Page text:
Report: ‘1000s die in US due to Japan N-crisis’

Dec 21, 2011
PressTv- A scientific study has found that an estimated 14,000 excess deaths in the US are linked to the radioactive fallout from the disaster at Japan’s Fukushima nuclear plant.
Aerial view of Japan's Fukushima nuclear power plant {PressTv}

According to an article published in the December 2011 edition of the International Journal of Health Services, the estimated 14,000 excess deaths in the US during the 14 weeks following the Fukushima disaster in March are comparable to the 16,500 excess deaths in the 17 weeks after the Chernobyl meltdown in 1986.

Over that period, the number of deaths, compared with the same period in 2010, was up 4.46 percent, the article said.

According to the article, most of the deaths were infants, under the age of one. Studies show that despite infant deaths decreasing by more than 8% this year in the weeks leading up to the Fukushima disaster – the fatalities increased by nearly 2% in the weeks following the nuclear crisis in Japan.

Around a week after the disastrous meltdown at Fukushima, scientists detected a plume of toxic fallout that had arrived over American shores.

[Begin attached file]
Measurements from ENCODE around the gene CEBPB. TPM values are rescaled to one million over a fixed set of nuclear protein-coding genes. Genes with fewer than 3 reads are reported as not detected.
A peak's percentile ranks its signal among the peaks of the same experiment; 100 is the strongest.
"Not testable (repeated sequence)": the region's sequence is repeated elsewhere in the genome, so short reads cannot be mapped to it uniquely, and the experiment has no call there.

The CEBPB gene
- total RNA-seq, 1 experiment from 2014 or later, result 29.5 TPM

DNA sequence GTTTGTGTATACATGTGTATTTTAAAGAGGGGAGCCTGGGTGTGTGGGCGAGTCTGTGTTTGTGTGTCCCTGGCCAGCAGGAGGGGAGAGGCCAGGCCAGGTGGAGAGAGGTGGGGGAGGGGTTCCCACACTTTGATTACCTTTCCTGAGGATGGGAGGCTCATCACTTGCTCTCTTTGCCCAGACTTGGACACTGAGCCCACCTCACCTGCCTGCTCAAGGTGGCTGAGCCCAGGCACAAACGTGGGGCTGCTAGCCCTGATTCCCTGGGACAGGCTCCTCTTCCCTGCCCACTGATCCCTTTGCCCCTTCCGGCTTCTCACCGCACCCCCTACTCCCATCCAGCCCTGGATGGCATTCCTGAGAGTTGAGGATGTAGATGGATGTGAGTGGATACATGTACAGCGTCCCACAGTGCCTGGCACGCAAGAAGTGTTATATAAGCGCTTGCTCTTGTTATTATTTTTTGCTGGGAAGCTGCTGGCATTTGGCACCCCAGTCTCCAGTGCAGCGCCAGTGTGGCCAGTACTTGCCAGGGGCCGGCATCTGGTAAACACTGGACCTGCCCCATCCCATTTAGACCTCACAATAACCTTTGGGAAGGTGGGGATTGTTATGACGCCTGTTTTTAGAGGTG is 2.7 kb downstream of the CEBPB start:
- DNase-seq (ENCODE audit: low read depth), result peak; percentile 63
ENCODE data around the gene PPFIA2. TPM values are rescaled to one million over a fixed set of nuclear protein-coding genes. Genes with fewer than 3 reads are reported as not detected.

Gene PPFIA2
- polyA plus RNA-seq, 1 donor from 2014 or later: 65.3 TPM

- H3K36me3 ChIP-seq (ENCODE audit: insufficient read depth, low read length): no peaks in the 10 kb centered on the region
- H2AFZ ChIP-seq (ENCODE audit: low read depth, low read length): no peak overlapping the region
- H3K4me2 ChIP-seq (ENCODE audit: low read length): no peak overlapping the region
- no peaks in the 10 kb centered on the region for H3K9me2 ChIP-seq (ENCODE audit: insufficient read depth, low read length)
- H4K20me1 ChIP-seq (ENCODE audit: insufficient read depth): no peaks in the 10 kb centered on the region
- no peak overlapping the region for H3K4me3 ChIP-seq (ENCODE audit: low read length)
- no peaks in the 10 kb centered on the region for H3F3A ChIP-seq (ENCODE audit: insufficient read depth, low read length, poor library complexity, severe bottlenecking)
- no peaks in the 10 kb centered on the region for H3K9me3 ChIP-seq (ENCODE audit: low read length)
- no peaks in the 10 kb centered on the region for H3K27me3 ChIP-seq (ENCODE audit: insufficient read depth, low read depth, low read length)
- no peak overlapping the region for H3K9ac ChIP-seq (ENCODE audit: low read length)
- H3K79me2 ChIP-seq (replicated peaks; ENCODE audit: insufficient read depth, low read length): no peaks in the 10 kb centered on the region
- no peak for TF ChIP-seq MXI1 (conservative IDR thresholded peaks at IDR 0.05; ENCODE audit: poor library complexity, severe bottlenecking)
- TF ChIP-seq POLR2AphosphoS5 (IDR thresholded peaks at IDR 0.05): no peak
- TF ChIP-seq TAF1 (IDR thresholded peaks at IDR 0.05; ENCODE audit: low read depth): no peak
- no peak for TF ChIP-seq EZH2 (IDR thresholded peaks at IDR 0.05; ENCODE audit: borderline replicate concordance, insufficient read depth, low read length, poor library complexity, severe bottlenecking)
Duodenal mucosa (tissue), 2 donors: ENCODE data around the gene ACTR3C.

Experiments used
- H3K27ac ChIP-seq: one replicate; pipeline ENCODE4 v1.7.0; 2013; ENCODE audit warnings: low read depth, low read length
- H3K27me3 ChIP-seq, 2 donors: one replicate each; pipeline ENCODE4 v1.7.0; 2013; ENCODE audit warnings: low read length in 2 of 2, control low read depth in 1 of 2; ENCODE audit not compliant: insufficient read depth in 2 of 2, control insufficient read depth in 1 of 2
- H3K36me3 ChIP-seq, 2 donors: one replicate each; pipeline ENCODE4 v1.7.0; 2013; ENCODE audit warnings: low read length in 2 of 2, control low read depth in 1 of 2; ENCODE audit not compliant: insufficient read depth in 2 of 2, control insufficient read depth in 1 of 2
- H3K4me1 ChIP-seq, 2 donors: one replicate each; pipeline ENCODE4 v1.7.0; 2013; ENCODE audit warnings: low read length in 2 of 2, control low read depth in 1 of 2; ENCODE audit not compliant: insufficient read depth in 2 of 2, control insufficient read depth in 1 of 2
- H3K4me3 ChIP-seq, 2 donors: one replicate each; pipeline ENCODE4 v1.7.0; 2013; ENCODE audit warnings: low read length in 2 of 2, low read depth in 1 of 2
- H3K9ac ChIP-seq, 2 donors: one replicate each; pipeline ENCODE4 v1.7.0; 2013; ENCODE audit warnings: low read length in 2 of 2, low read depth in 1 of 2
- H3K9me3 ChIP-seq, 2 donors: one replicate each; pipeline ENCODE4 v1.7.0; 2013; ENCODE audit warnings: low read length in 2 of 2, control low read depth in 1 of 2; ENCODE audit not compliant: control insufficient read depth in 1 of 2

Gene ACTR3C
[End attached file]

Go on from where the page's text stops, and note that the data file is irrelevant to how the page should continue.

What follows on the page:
Subsequent measurements by the US Environmental Protection Agency found levels of radiation in air, water, and milk hundreds of times above normal across the US, but the risk was downplayed by mainstream media.

The Japanese nuclear crisis broke out on March 11, 2011 after a 9-magnitude earthquake and a following tsunami hit Japan’s northeast coast, where Fukushima nuclear power plant is located.

The tremor triggered the nuclear disaster by knocking out power to cooling systems resulting in reactor fuel rod meltdowns at the nuclear power plant.  source

The Tokyo Electric Power Company (TEPCO), which runs Japan’s quake-hit Fukushima nuclear plant, said last month that a thorough cleaning of the contamination at the facility will take at least 30 years.

The article called for further studies on the true impact of the Fukushima disaster around the world.